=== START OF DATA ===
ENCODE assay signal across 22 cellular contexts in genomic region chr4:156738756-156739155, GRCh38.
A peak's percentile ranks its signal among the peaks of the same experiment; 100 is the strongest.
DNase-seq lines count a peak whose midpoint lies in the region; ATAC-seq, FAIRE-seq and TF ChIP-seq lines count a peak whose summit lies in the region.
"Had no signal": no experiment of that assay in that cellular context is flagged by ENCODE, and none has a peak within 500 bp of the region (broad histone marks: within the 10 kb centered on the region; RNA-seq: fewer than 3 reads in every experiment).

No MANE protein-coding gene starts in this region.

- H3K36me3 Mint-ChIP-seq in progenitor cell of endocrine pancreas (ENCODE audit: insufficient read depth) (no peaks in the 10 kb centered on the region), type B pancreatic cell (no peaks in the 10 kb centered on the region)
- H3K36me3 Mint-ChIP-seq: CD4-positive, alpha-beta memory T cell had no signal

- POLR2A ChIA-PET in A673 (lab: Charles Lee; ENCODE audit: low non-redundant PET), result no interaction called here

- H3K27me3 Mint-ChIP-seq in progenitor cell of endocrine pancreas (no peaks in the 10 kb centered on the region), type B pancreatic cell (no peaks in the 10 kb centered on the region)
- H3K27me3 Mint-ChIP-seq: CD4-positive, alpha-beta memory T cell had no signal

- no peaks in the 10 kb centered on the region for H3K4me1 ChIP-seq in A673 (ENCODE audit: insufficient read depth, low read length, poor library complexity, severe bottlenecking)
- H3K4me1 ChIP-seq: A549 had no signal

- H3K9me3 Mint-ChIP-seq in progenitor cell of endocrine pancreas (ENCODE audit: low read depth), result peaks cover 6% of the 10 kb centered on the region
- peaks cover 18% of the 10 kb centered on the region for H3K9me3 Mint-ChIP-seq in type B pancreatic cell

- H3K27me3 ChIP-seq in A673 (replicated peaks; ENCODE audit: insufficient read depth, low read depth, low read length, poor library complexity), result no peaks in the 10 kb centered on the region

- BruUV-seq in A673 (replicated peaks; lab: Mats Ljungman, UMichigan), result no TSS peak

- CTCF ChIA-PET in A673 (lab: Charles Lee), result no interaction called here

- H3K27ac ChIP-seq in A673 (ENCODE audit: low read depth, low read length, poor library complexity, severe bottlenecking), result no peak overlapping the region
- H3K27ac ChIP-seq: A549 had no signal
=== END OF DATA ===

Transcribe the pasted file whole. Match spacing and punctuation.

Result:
ENCODE assay signal across 22 cellular contexts in genomic region chr4:156738756-156739155, GRCh38.
A peak's percentile ranks its signal among the peaks of the same experiment; 100 is the strongest.
DNase-seq lines count a peak whose midpoint lies in the region; ATAC-seq, FAIRE-seq and TF ChIP-seq lines count a peak whose summit lies in the region.
"Had no signal": no experiment of that assay in that cellular context is flagged by ENCODE, and none has a peak within 500 bp of the region (broad histone marks: within the 10 kb centered on the region; RNA-seq: fewer than 3 reads in every experiment).

No MANE protein-coding gene starts in this region.

- H3K36me3 Mint-ChIP-seq in progenitor cell of endocrine pancreas (ENCODE audit: insufficient read depth) (no peaks in the 10 kb centered on the region), type B pancreatic cell (no peaks in the 10 kb centered on the region)
- H3K36me3 Mint-ChIP-seq: CD4-positive, alpha-beta memory T cell had no signal

- POLR2A ChIA-PET in A673 (lab: Charles Lee; ENCODE audit: low non-redundant PET), result no interaction called here

- H3K27me3 Mint-ChIP-seq in progenitor cell of endocrine pancreas (no peaks in the 10 kb centered on the region), type B pancreatic cell (no peaks in the 10 kb centered on the region)
- H3K27me3 Mint-ChIP-seq: CD4-positive, alpha-beta memory T cell had no signal

- no peaks in the 10 kb centered on the region for H3K4me1 ChIP-seq in A673 (ENCODE audit: insufficient read depth, low read length, poor library complexity, severe bottlenecking)
- H3K4me1 ChIP-seq: A549 had no signal

- H3K9me3 Mint-ChIP-seq in progenitor cell of endocrine pancreas (ENCODE audit: low read depth), result peaks cover 6% of the 10 kb centered on the region
- peaks cover 18% of the 10 kb centered on the region for H3K9me3 Mint-ChIP-seq in type B pancreatic cell

- H3K27me3 ChIP-seq in A673 (replicated peaks; ENCODE audit: insufficient read depth, low read depth, low read length, poor library complexity), result no peaks in the 10 kb centered on the region

- BruUV-seq in A673 (replicated peaks; lab: Mats Ljungman, UMichigan), result no TSS peak

- CTCF ChIA-PET in A673 (lab: Charles Lee), result no interaction called here

- H3K27ac ChIP-seq in A673 (ENCODE audit: low read depth, low read length, poor library complexity, severe bottlenecking), result no peak overlapping the region
- H3K27ac ChIP-seq: A549 had no signal